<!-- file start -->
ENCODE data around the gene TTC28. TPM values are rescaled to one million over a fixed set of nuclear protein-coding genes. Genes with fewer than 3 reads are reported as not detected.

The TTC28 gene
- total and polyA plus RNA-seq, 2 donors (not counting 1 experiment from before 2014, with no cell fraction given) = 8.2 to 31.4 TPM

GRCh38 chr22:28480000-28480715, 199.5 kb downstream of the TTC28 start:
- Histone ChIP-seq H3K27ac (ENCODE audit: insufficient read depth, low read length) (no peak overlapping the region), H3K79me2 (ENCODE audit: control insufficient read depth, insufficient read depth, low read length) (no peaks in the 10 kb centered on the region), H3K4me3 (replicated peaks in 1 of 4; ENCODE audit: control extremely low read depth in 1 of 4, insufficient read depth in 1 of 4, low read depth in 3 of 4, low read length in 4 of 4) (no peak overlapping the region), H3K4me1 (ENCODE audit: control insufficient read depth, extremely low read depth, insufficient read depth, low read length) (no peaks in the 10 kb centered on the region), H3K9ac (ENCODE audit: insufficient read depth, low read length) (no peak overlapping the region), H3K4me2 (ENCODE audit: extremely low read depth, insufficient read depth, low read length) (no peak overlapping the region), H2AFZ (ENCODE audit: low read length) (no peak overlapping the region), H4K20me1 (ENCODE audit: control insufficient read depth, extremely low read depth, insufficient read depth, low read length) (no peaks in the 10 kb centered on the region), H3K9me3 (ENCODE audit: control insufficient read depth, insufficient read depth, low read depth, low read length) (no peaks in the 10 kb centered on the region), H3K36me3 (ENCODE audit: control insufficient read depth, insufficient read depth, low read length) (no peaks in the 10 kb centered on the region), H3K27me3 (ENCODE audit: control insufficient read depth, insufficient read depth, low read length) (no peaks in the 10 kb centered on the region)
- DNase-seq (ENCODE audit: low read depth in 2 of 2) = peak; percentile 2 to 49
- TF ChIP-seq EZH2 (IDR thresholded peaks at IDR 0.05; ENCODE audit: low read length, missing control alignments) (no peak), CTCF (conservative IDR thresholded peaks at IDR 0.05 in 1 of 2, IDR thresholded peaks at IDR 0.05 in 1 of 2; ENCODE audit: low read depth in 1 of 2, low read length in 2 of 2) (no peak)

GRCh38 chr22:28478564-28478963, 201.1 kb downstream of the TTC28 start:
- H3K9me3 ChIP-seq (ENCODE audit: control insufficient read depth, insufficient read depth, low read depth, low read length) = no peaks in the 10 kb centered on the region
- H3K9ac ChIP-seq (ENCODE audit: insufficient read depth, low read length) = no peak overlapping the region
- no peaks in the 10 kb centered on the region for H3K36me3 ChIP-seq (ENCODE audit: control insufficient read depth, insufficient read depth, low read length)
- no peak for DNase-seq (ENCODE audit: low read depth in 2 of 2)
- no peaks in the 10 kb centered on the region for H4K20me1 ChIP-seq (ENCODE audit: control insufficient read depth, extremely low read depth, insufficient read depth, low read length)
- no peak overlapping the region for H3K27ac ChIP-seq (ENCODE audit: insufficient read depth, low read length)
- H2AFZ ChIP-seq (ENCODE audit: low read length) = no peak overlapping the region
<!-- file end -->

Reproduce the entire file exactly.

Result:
ENCODE data around the gene TTC28. TPM values are rescaled to one million over a fixed set of nuclear protein-coding genes. Genes with fewer than 3 reads are reported as not detected.

The TTC28 gene
- total and polyA plus RNA-seq, 2 donors (not counting 1 experiment from before 2014, with no cell fraction given) = 8.2 to 31.4 TPM

GRCh38 chr22:28480000-28480715, 199.5 kb downstream of the TTC28 start:
- Histone ChIP-seq H3K27ac (ENCODE audit: insufficient read depth, low read length) (no peak overlapping the region), H3K79me2 (ENCODE audit: control insufficient read depth, insufficient read depth, low read length) (no peaks in the 10 kb centered on the region), H3K4me3 (replicated peaks in 1 of 4; ENCODE audit: control extremely low read depth in 1 of 4, insufficient read depth in 1 of 4, low read depth in 3 of 4, low read length in 4 of 4) (no peak overlapping the region), H3K4me1 (ENCODE audit: control insufficient read depth, extremely low read depth, insufficient read depth, low read length) (no peaks in the 10 kb centered on the region), H3K9ac (ENCODE audit: insufficient read depth, low read length) (no peak overlapping the region), H3K4me2 (ENCODE audit: extremely low read depth, insufficient read depth, low read length) (no peak overlapping the region), H2AFZ (ENCODE audit: low read length) (no peak overlapping the region), H4K20me1 (ENCODE audit: control insufficient read depth, extremely low read depth, insufficient read depth, low read length) (no peaks in the 10 kb centered on the region), H3K9me3 (ENCODE audit: control insufficient read depth, insufficient read depth, low read depth, low read length) (no peaks in the 10 kb centered on the region), H3K36me3 (ENCODE audit: control insufficient read depth, insufficient read depth, low read length) (no peaks in the 10 kb centered on the region), H3K27me3 (ENCODE audit: control insufficient read depth, insufficient read depth, low read length) (no peaks in the 10 kb centered on the region)
- DNase-seq (ENCODE audit: low read depth in 2 of 2) = peak; percentile 2 to 49
- TF ChIP-seq EZH2 (IDR thresholded peaks at IDR 0.05; ENCODE audit: low read length, missing control alignments) (no peak), CTCF (conservative IDR thresholded peaks at IDR 0.05 in 1 of 2, IDR thresholded peaks at IDR 0.05 in 1 of 2; ENCODE audit: low read depth in 1 of 2, low read length in 2 of 2) (no peak)

GRCh38 chr22:28478564-28478963, 201.1 kb downstream of the TTC28 start:
- H3K9me3 ChIP-seq (ENCODE audit: control insufficient read depth, insufficient read depth, low read depth, low read length) = no peaks in the 10 kb centered on the region
- H3K9ac ChIP-seq (ENCODE audit: insufficient read depth, low read length) = no peak overlapping the region
- no peaks in the 10 kb centered on the region for H3K36me3 ChIP-seq (ENCODE audit: control insufficient read depth, insufficient read depth, low read length)
- no peak for DNase-seq (ENCODE audit: low read depth in 2 of 2)
- no peaks in the 10 kb centered on the region for H4K20me1 ChIP-seq (ENCODE audit: control insufficient read depth, extremely low read depth, insufficient read depth, low read length)
- no peak overlapping the region for H3K27ac ChIP-seq (ENCODE audit: insufficient read depth, low read length)
- H2AFZ ChIP-seq (ENCODE audit: low read length) = no peak overlapping the region